He shared the story of a South Whidbey girl who sent a naked photo of herself to her boyfriend about 10 years ago. The relationship went sour and he sent the images to friends.

Someone posted one of those photos to a pornography website.

“To this day, I get notifications about once a year that it has shown up on a child porn site,” he said, referring to a federal program that maintains a database of all child pornography confiscated by law enforcement nationwide and tracks the images online.

The sheriff’s office alone deals with about five cases a year involving kids distributing compromising photos of kids, he said. He recently worked on a case in which someone downloaded a Photoshopped image of a student onto a porn site.

Wallace explained afterward that one of the things that most surprises students is that “clearing history” doesn’t really clear anything; he can reconstruct browser histories, deleted images and emails with a high degree of accuracy.

“Everything on your computer is never truly deleted,” he said.

He discussed the laws surrounding cyberstalking, explaining that Washington state provides the model for such laws across the nation. While the perpetrators may think they are anonymously harassing someone, it’s actually pretty easy to build a case against a perpetrator, he said.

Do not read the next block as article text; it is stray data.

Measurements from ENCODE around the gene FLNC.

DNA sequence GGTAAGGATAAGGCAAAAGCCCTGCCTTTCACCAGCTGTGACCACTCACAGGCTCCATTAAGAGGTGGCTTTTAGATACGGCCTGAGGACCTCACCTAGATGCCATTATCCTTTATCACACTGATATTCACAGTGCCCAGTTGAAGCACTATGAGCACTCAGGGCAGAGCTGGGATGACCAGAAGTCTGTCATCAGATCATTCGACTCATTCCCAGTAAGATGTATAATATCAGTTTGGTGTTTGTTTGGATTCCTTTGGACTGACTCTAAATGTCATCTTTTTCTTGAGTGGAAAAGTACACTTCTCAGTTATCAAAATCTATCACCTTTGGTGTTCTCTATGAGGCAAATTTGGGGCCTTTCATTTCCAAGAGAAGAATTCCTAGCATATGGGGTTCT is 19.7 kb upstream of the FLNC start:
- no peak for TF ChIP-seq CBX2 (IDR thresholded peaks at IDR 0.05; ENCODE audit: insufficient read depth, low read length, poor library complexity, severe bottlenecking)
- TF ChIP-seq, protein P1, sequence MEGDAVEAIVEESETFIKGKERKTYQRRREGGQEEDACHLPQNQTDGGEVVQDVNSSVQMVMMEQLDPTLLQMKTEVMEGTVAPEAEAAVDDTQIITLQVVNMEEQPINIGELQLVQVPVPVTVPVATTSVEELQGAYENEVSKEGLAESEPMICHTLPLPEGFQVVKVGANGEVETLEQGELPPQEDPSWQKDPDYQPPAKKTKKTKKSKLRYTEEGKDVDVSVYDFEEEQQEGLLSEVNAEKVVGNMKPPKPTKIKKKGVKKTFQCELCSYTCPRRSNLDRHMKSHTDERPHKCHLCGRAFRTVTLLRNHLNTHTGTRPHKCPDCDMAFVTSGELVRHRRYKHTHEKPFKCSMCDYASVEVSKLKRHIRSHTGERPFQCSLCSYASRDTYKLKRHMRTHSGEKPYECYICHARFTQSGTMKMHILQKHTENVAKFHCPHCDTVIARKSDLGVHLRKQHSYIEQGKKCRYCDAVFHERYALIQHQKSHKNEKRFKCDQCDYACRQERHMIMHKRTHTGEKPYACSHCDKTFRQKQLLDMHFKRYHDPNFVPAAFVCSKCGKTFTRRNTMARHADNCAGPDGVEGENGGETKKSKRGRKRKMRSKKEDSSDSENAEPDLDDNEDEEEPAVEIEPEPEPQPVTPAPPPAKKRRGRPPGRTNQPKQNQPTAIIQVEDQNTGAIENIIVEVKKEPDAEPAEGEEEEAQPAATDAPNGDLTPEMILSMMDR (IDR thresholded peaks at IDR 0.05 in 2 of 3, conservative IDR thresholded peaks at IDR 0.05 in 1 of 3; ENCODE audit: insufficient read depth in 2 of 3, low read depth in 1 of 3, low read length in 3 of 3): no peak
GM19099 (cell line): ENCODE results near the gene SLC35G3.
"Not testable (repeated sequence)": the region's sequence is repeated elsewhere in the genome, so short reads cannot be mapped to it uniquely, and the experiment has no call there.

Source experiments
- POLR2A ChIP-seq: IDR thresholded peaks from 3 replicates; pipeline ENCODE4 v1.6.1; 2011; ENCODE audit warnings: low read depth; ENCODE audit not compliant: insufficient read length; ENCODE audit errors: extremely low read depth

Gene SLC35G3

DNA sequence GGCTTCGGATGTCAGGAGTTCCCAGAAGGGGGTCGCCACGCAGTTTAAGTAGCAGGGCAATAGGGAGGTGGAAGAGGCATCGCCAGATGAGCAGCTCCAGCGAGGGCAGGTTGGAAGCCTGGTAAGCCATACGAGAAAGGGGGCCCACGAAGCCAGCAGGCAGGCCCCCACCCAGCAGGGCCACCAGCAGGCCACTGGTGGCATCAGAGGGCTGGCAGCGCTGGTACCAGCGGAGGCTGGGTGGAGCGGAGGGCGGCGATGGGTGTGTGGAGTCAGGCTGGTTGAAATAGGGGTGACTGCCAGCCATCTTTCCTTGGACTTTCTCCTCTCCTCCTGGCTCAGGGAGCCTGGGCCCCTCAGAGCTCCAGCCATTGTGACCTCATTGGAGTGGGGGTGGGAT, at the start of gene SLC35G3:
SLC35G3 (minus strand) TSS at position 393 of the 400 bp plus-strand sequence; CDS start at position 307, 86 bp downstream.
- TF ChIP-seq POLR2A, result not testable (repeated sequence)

Kids in other communities have killed themselves after being targeted by cyberbullies, he said. He promised that anyone who caused such a tragedy on the island will be prosecuted.

He warned kids that they simply can’t joke about threats to schools, teachers and other kids during a “post-Columbine era.”

“Imagine the surprised look on your face,” he said, “when my SWAT team shows up at your house and drags you out of bed at 2 in the morning.”

Wallace also focused on how kids can protect themselves online. He showed how easy it is for a child sexual predator to locate someone just from rather innocuous information that’s posted on Facebook.

He warned about people who might reach out to children online.

“You need to think about why someone who doesn’t know you all would be suddenly interested in talking with you,” Scott-Mitchell said, pointing to the show “Catfish,” which vividly shows how easily people can create fake identifies in cyberspace.

She said CADA and the sheriff’s office hopes to reach out to more parents about children and technology in the future; with the constant evolution of technology, many parents — and teachers — may need schooling on the subject too.

As for the boy accused of secretly videotaping up girls’ skirts, Wallace examined his cell phone and found hundreds of images that appeared to have been taken, without the girls’ knowledge, in school and a school bus, according to his police report.

During the analysis, he also discovered suspected child pornography that was downloaded from the Internet, the report states.

Prosecutors charged the boy in Island County Superior Court with voyeurism and a child pornography charge.